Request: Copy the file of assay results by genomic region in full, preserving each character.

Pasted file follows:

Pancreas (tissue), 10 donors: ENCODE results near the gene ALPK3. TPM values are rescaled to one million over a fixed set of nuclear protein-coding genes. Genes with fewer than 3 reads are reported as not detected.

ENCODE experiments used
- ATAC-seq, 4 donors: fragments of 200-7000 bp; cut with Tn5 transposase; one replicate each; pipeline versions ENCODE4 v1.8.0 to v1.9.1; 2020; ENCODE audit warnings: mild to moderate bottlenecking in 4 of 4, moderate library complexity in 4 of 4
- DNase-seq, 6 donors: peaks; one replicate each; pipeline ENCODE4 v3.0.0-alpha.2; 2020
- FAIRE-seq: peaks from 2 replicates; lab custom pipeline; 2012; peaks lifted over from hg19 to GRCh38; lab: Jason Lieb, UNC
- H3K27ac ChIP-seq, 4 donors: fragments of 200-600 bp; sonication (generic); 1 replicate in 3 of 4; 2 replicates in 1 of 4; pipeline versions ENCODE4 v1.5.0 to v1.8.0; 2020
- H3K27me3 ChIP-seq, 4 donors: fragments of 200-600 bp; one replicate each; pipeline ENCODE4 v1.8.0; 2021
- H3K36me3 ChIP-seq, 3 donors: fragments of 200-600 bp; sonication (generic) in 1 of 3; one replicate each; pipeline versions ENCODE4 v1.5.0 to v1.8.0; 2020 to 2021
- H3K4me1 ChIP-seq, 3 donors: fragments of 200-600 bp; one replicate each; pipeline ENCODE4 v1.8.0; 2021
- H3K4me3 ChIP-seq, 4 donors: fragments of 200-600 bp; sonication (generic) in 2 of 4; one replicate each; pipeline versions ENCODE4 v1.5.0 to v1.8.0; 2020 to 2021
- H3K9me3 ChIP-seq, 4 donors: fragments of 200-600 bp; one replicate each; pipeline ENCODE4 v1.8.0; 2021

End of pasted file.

Pancreas (tissue), 10 donors: ENCODE results near the gene ALPK3. TPM values are rescaled to one million over a fixed set of nuclear protein-coding genes. Genes with fewer than 3 reads are reported as not detected.

ENCODE experiments used
- ATAC-seq, 4 donors: fragments of 200-7000 bp; cut with Tn5 transposase; one replicate each; pipeline versions ENCODE4 v1.8.0 to v1.9.1; 2020; ENCODE audit warnings: mild to moderate bottlenecking in 4 of 4, moderate library complexity in 4 of 4
- DNase-seq, 6 donors: peaks; one replicate each; pipeline ENCODE4 v3.0.0-alpha.2; 2020
- FAIRE-seq: peaks from 2 replicates; lab custom pipeline; 2012; peaks lifted over from hg19 to GRCh38; lab: Jason Lieb, UNC
- H3K27ac ChIP-seq, 4 donors: fragments of 200-600 bp; sonication (generic); 1 replicate in 3 of 4; 2 replicates in 1 of 4; pipeline versions ENCODE4 v1.5.0 to v1.8.0; 2020
- H3K27me3 ChIP-seq, 4 donors: fragments of 200-600 bp; one replicate each; pipeline ENCODE4 v1.8.0; 2021
- H3K36me3 ChIP-seq, 3 donors: fragments of 200-600 bp; sonication (generic) in 1 of 3; one replicate each; pipeline versions ENCODE4 v1.5.0 to v1.8.0; 2020 to 2021
- H3K4me1 ChIP-seq, 3 donors: fragments of 200-600 bp; one replicate each; pipeline ENCODE4 v1.8.0; 2021
- H3K4me3 ChIP-seq, 4 donors: fragments of 200-600 bp; sonication (generic) in 2 of 4; one replicate each; pipeline versions ENCODE4 v1.5.0 to v1.8.0; 2020 to 2021
- H3K9me3 ChIP-seq, 4 donors: fragments of 200-600 bp; one replicate each; pipeline ENCODE4 v1.8.0; 2021